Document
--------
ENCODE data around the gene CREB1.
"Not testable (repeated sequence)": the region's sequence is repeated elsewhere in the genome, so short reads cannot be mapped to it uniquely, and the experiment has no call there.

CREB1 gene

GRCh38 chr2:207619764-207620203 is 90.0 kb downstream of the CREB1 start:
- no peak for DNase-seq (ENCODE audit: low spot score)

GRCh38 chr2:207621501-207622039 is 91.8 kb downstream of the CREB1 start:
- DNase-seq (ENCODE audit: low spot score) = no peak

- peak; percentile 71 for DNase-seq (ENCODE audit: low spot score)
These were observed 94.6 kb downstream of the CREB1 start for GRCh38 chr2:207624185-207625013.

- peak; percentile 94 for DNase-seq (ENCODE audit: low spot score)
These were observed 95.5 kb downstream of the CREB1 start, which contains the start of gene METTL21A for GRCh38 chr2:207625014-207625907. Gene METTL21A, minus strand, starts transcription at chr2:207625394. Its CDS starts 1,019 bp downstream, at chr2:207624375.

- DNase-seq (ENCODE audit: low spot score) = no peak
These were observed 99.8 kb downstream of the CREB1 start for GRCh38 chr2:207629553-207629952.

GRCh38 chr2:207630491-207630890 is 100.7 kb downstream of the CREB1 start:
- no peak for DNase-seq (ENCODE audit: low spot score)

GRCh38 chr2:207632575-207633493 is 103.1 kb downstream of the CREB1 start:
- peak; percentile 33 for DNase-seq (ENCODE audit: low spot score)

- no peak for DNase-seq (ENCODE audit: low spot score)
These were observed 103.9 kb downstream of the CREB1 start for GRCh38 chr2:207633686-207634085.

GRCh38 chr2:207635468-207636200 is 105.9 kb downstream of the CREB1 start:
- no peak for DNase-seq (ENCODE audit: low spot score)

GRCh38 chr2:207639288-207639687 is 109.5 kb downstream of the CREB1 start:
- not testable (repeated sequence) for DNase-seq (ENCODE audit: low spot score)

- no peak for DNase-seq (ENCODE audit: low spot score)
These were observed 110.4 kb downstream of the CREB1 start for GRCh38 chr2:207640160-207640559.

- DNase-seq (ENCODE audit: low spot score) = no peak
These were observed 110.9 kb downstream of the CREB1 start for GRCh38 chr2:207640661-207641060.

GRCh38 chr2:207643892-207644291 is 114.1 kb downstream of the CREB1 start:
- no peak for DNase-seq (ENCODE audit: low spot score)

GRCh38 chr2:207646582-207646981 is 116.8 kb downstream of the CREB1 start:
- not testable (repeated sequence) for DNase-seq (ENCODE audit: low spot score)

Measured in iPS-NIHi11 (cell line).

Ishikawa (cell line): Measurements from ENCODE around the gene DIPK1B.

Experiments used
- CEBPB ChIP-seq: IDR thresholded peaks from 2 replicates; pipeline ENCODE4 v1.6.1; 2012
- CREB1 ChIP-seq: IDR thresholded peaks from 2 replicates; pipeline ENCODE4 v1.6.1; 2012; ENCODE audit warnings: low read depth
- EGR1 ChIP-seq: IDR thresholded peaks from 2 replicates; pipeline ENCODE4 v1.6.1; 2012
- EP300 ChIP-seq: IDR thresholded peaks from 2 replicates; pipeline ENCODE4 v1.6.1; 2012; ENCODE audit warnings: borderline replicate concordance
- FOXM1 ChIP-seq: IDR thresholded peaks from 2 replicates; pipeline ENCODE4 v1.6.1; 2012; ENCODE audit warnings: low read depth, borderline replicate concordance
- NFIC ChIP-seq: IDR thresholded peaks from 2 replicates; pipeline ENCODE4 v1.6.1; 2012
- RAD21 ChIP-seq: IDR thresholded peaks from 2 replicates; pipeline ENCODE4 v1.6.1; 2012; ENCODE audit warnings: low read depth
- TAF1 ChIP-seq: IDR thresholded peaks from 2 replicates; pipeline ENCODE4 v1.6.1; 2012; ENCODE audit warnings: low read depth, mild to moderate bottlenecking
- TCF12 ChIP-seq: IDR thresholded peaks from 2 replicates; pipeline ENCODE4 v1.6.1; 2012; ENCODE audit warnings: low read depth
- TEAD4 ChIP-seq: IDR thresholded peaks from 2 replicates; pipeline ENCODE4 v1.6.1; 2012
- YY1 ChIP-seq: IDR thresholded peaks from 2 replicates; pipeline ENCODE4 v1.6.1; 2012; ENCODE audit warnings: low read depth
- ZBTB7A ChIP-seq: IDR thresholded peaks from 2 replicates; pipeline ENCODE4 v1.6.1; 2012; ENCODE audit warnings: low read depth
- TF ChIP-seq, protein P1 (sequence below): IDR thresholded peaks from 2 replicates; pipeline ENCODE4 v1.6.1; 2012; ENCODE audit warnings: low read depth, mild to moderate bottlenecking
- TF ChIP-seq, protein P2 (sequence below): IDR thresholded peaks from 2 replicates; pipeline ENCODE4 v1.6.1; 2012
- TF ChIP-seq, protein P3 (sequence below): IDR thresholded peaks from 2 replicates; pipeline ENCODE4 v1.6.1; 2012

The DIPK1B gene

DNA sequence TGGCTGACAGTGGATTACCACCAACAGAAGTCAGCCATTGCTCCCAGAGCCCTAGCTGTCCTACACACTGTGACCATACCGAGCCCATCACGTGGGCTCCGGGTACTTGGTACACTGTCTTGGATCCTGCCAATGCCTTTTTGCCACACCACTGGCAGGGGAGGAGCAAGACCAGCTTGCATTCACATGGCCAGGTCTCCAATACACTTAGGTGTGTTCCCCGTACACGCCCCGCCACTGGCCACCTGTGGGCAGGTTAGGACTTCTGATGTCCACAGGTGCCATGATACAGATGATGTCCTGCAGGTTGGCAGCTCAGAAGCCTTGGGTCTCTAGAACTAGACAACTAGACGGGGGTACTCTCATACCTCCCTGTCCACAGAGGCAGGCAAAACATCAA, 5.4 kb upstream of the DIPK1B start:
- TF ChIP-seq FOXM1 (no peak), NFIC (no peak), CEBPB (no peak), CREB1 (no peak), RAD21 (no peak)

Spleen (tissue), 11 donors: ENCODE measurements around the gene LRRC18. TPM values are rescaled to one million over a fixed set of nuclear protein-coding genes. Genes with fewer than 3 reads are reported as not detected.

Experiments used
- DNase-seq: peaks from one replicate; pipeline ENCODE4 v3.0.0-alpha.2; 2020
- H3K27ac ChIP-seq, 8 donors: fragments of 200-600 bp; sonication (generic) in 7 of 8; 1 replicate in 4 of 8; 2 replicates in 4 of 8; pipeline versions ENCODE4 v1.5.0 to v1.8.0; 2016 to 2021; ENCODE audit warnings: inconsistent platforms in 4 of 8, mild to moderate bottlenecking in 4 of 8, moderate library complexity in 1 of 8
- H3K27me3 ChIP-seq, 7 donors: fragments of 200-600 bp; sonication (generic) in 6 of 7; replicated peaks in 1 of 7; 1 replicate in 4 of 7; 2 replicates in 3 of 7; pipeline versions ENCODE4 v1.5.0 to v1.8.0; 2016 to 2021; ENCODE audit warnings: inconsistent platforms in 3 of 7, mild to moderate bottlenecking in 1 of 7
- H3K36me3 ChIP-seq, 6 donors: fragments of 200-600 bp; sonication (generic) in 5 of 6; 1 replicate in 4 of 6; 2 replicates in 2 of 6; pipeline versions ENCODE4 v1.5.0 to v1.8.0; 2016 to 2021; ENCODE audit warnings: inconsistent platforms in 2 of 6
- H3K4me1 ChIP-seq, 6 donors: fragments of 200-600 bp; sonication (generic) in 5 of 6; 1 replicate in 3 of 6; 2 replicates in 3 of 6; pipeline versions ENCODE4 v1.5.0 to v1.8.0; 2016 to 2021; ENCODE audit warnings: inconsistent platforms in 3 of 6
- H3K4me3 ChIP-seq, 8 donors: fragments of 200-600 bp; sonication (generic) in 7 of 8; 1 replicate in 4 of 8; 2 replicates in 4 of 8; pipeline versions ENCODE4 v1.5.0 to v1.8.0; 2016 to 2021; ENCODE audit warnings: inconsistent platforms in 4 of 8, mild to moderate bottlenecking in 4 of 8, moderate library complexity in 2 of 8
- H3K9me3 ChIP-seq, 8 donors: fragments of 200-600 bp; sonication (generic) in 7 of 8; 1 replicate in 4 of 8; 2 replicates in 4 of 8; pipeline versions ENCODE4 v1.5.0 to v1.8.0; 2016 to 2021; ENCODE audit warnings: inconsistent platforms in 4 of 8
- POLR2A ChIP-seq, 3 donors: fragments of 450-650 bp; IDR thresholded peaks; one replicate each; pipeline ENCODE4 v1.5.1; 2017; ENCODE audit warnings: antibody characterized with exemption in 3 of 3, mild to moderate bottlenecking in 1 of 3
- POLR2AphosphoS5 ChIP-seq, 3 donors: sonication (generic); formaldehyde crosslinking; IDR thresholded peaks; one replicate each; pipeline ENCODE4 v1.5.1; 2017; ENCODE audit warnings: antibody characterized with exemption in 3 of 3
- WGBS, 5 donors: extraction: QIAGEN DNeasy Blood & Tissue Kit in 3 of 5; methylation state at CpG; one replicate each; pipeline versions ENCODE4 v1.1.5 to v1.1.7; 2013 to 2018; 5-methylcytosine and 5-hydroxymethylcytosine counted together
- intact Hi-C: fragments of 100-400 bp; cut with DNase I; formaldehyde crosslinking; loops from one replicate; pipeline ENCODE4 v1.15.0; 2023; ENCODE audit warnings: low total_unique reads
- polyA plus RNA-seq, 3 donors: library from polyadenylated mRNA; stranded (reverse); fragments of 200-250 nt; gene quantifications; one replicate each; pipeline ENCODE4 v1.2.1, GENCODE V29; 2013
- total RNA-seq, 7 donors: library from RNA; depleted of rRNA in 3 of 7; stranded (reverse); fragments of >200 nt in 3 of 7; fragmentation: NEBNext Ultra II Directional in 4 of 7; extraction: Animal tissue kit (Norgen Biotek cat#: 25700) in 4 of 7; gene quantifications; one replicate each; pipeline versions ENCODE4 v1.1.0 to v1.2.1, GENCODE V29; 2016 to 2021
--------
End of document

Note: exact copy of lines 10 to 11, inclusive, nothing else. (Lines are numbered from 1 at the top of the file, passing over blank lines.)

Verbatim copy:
- peak; percentile 94 for DNase-seq (ENCODE audit: low spot score)
These were observed 95.5 kb downstream of the CREB1 start, which contains the start of gene METTL21A for GRCh38 chr2:207625014-207625907. Gene METTL21A, minus strand, starts transcription at chr2:207625394. Its CDS starts 1,019 bp downstream, at chr2:207624375.